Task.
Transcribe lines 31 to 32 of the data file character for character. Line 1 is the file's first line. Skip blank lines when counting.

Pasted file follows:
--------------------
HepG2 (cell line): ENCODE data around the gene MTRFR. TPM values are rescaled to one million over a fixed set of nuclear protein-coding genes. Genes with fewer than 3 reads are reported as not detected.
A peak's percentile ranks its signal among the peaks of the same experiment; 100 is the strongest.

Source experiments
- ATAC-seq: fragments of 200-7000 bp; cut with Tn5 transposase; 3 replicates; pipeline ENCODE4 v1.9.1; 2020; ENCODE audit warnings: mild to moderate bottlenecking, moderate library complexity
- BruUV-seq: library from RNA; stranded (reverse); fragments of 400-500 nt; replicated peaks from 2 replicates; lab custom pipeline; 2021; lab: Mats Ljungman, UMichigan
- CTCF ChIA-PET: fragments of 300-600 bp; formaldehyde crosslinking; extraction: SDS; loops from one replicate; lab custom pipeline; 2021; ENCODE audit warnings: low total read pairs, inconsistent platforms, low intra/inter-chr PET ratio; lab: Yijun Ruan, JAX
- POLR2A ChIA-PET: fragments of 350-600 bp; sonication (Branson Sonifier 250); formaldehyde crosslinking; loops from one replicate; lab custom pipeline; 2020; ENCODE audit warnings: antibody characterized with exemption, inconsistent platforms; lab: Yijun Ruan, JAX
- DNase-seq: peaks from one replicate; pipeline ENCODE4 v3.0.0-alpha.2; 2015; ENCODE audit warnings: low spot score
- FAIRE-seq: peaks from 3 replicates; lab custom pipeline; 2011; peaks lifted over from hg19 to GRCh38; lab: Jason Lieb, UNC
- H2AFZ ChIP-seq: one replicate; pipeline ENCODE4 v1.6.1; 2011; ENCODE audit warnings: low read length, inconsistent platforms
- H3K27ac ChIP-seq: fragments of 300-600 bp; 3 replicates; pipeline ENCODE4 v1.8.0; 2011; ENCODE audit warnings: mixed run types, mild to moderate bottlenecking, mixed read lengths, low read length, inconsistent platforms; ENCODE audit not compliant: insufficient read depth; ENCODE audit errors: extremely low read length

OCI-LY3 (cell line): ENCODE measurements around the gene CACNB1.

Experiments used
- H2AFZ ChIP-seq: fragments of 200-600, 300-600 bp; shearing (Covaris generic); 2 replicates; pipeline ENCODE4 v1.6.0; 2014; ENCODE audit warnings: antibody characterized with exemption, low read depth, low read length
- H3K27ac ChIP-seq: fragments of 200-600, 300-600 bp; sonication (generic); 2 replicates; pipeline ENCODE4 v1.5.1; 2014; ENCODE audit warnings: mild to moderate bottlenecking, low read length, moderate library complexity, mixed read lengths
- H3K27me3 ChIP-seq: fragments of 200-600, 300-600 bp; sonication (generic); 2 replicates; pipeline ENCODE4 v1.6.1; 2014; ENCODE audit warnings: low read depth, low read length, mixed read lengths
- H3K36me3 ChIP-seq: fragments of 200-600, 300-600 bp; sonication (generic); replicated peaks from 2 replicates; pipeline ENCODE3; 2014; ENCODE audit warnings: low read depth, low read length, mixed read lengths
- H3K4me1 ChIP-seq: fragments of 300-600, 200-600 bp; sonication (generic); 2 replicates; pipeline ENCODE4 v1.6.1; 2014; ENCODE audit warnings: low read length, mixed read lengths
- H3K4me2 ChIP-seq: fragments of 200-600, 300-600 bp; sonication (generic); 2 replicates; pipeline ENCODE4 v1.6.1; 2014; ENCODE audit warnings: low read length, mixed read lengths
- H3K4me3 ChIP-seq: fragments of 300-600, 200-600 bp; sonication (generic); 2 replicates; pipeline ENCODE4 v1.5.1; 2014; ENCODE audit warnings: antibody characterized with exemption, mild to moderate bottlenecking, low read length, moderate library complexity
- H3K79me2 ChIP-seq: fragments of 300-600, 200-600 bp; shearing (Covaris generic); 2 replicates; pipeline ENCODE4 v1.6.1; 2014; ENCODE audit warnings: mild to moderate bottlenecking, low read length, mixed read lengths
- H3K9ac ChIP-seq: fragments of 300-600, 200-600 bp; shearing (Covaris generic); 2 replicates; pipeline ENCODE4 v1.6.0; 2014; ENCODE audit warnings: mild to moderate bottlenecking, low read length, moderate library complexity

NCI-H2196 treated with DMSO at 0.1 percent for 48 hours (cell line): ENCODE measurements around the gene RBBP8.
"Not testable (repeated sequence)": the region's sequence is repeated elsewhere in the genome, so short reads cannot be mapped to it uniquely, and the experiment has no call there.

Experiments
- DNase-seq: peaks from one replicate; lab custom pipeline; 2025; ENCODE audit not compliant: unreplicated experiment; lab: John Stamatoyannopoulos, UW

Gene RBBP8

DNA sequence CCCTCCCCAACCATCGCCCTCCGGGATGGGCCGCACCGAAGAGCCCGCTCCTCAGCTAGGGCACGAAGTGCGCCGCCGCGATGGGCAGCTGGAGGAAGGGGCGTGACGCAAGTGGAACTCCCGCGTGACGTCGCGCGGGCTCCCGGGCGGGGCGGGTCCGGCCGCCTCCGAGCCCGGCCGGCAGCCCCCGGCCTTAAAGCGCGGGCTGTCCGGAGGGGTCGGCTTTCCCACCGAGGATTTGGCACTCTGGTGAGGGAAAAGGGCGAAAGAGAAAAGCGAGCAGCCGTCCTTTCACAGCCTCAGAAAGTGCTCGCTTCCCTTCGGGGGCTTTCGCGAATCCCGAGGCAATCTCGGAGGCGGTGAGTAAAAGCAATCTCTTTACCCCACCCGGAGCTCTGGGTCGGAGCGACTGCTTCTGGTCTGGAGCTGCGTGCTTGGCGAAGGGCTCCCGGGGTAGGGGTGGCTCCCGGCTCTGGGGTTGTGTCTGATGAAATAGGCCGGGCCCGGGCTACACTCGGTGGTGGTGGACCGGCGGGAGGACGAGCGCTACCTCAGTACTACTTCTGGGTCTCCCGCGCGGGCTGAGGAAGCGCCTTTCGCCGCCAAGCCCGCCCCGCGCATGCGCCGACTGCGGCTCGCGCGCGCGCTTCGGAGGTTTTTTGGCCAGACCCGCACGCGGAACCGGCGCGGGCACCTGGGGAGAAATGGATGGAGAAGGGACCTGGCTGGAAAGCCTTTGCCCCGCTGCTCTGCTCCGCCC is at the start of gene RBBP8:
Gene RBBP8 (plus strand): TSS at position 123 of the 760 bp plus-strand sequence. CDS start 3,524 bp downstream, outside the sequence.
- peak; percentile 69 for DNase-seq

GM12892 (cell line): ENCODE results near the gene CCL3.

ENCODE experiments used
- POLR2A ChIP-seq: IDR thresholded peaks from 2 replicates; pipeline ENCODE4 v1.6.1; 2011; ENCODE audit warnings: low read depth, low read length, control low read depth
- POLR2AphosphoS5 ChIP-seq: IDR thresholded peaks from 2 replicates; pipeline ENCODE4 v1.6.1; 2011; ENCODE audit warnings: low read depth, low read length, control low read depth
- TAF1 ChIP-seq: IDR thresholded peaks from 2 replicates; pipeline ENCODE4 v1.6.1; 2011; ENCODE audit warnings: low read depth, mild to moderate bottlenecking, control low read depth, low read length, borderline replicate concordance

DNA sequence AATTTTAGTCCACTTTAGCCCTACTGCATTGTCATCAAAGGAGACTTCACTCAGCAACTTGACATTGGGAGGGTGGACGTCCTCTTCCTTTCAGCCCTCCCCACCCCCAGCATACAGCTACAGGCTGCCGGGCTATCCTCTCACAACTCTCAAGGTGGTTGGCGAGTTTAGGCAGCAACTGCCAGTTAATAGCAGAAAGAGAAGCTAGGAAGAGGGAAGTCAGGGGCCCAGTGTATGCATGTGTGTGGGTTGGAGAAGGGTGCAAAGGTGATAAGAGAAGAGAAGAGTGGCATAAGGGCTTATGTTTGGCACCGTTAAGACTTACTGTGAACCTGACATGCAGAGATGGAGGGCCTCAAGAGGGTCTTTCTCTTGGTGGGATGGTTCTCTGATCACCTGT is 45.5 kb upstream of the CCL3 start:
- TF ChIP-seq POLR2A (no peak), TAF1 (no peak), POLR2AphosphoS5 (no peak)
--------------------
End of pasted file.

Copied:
GM12892 (cell line): ENCODE results near the gene CCL3.

ENCODE experiments used